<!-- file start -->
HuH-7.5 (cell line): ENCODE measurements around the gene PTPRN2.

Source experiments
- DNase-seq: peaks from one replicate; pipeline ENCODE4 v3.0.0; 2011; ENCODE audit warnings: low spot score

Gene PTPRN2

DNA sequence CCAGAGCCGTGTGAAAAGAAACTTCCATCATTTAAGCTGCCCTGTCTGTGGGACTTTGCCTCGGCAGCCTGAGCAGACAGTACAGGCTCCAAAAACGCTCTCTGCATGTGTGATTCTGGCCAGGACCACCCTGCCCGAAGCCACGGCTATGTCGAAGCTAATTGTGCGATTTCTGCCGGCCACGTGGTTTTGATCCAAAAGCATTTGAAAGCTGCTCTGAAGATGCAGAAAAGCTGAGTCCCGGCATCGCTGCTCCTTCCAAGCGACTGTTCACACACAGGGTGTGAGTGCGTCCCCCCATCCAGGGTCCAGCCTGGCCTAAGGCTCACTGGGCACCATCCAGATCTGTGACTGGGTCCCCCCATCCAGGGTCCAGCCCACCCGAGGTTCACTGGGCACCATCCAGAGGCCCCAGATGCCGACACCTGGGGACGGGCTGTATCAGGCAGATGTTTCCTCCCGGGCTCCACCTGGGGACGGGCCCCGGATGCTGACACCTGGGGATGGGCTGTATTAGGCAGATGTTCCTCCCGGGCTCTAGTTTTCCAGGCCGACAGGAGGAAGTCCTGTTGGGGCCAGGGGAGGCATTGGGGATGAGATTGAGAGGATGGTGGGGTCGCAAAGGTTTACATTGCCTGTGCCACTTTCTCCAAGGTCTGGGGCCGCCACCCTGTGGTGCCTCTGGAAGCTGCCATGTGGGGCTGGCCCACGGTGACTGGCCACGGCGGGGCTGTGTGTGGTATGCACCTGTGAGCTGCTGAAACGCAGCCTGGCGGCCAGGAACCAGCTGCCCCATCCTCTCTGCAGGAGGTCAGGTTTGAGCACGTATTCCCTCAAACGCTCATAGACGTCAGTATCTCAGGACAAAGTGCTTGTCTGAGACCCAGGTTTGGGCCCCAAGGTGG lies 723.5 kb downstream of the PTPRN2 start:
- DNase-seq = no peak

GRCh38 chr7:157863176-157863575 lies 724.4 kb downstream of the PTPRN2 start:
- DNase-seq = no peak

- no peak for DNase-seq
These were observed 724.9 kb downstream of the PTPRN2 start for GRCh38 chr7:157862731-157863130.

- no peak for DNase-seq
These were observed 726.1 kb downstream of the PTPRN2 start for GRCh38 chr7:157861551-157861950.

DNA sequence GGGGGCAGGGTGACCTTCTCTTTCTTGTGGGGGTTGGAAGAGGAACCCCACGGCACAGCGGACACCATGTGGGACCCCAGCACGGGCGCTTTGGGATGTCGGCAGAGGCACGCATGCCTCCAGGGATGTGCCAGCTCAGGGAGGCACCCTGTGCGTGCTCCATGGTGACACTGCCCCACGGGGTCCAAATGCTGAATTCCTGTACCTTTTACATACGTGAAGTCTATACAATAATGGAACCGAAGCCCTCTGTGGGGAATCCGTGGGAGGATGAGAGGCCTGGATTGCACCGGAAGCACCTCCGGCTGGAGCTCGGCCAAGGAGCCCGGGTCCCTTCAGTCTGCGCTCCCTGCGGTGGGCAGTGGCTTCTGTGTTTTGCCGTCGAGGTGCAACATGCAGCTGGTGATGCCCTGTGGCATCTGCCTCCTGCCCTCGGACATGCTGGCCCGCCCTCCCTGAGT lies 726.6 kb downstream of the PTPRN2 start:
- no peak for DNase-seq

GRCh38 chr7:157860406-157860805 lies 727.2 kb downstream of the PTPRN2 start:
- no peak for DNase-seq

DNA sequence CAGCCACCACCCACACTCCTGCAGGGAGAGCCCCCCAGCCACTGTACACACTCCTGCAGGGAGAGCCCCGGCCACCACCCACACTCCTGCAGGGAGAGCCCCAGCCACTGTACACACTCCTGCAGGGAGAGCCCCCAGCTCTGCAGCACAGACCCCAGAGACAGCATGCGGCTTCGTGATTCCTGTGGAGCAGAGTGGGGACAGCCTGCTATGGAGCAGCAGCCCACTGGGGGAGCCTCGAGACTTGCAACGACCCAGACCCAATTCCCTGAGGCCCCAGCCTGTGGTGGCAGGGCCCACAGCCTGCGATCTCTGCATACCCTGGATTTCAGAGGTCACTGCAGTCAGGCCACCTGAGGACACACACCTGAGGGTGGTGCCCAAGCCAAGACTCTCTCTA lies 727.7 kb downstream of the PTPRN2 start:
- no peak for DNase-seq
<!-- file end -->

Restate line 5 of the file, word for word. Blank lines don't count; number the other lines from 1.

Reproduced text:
DNA sequence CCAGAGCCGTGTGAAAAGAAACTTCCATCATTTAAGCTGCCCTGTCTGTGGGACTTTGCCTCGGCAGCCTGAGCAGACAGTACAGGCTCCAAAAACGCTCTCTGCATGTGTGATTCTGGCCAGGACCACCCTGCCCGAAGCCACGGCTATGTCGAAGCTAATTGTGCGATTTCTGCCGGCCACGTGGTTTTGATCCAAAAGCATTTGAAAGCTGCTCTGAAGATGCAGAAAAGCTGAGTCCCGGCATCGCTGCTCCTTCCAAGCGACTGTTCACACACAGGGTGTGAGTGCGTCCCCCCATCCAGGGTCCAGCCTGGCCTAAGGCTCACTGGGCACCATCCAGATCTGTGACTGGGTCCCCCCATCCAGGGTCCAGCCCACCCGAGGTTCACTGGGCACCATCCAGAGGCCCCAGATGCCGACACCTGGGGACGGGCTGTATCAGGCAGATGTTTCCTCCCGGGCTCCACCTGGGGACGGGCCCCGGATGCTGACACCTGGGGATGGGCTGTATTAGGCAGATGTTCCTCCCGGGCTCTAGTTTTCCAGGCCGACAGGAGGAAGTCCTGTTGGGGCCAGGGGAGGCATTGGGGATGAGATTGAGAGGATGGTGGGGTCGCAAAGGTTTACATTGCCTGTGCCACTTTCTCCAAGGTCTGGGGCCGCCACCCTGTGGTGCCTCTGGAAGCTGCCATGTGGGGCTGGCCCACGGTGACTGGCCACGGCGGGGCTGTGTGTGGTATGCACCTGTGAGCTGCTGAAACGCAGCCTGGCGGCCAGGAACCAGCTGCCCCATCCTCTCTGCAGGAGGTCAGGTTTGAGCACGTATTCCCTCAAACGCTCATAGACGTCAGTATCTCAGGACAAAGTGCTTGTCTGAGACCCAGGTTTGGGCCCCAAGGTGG lies 723.5 kb downstream of the PTPRN2 start: